Monsters have a way of following you.
Immersed in a new world at boarding school, Addy Buckley learns she’s not the only one with secrets. While trying to navigate the minefield of painful lies that seem to be rattling around her family’s past, she meets soft on the eyes and heavy on the heart, Napoleon Blake.
When faced with the darkness, Addy must decide to cling to her new life and friends or let the monster carry her away. The choice is hers, sink or swim.
- Addy was a great MC. I felt like I could relate in a lot of ways. I was pretty naïve when I was younger and a little more sheltered. When she moved, she was forced into the “real world” and there was a lot she had to learn. She was smart, tough but had such a huge heart, even with all that she went through. I am not sure I would have turned out as good as she did with a past like that.
- There was BIG topic issues in the book, molestation and suicide being two of them. An author needs to be tentative when adding deep issues to the story and having it be well done. I like Wendy Owens did a great job. The situations felt realistic from the young adult point of view and were not made-light-of or made-fun-of.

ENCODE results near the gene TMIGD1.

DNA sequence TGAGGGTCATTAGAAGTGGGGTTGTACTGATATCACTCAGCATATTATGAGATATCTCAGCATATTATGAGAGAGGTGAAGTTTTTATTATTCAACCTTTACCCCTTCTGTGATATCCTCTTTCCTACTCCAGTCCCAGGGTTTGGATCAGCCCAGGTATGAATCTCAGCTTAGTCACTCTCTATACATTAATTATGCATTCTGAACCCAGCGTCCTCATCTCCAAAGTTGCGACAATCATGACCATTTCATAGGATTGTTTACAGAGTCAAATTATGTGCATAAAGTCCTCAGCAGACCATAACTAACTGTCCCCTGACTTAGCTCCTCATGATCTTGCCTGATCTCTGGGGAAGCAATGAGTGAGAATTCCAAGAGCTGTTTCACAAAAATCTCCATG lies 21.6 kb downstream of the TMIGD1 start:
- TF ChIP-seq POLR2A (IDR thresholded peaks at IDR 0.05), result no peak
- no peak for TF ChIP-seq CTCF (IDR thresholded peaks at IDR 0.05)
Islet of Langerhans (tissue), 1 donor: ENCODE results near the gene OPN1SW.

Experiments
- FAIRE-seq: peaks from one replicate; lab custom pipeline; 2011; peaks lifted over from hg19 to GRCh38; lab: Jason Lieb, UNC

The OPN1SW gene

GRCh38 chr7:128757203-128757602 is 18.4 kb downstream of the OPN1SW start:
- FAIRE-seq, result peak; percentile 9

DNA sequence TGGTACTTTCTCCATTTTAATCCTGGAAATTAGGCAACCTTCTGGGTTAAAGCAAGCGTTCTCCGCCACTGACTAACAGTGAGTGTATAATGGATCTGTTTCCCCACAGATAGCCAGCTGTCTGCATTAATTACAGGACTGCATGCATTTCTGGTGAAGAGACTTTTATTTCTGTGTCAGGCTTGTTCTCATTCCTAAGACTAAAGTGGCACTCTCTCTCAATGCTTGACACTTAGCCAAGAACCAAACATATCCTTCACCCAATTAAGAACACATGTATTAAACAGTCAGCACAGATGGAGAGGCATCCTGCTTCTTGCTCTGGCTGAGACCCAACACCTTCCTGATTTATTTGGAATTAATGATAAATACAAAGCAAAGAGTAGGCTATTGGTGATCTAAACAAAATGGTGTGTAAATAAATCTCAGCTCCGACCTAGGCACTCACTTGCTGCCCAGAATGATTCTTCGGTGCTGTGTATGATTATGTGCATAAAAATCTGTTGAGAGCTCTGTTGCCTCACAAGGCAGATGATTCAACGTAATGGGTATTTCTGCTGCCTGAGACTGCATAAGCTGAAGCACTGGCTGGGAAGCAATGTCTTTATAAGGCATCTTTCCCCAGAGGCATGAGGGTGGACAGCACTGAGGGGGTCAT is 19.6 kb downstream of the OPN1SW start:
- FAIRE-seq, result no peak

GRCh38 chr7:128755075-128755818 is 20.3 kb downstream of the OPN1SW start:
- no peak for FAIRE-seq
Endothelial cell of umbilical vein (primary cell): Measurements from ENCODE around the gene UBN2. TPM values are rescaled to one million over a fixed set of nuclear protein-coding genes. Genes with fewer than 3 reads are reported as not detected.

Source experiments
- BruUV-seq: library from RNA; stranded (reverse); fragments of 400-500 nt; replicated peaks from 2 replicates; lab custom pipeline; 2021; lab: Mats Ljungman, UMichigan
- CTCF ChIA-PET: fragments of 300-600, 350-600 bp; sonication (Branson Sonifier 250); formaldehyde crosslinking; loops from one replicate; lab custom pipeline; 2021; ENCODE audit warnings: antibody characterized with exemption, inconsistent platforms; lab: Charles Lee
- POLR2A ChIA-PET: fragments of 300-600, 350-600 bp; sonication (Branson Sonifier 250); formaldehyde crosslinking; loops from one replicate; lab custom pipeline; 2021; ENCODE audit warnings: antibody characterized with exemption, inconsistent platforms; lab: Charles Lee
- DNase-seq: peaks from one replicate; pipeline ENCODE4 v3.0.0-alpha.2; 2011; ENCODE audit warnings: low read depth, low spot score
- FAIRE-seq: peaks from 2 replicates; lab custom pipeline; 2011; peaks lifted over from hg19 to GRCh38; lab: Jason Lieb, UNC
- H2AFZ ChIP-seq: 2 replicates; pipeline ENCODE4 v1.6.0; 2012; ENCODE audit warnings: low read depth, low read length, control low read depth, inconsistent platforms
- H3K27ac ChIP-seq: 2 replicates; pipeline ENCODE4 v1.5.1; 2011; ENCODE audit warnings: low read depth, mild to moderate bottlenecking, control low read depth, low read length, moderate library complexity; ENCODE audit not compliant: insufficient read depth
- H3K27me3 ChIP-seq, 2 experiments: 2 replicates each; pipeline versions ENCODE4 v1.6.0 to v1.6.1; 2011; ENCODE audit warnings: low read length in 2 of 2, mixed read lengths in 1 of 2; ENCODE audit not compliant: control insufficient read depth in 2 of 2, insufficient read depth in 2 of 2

- The side characters were well done. Julia, you totally love or hate her. But you still hang out with her. She has a good heart, I think she just had to try to keep it tough. And Leo. Oh dreamy Leo. I had an angsty little crush on him. He was a little tortured and I am always attracted to that.
- The suicide in the book hit home. I was glad that it really showed the angry feelings that suicide causes for the survivors. My brother-in-law committed suicide a couple years ago and there is a still a huge hole in our hearts and family because of it. His pain may have been taken away, but it was transferred to us. I still sometimes get so angry thinking about it, wishing he would have reached out, thinking we didn’t try hard enough, that there was something someone could have done. Whenever I read books that have the topic of suicide, it is always important to me that the real issues of grief, loss and anger are portrayed, because that is real.
- Other than a few horrible fathers in the book, there was some great parental influences. I love Leo’s parents and Addy’s aunt and uncle. It always makes me smile seeing those supportive roles in the book because I know how important my parents were to me as an young adult.
- No real gripes. There were maybe a few times I felt it was a bit dramatic, but I can understand the drama, because I was a dramatic teen. I think that is just something I notice being a 30-something reading YA. I love it, but there is a different POV with the age different. Oh the joys of growing older and wiser ;) (Let’s hope so at least!)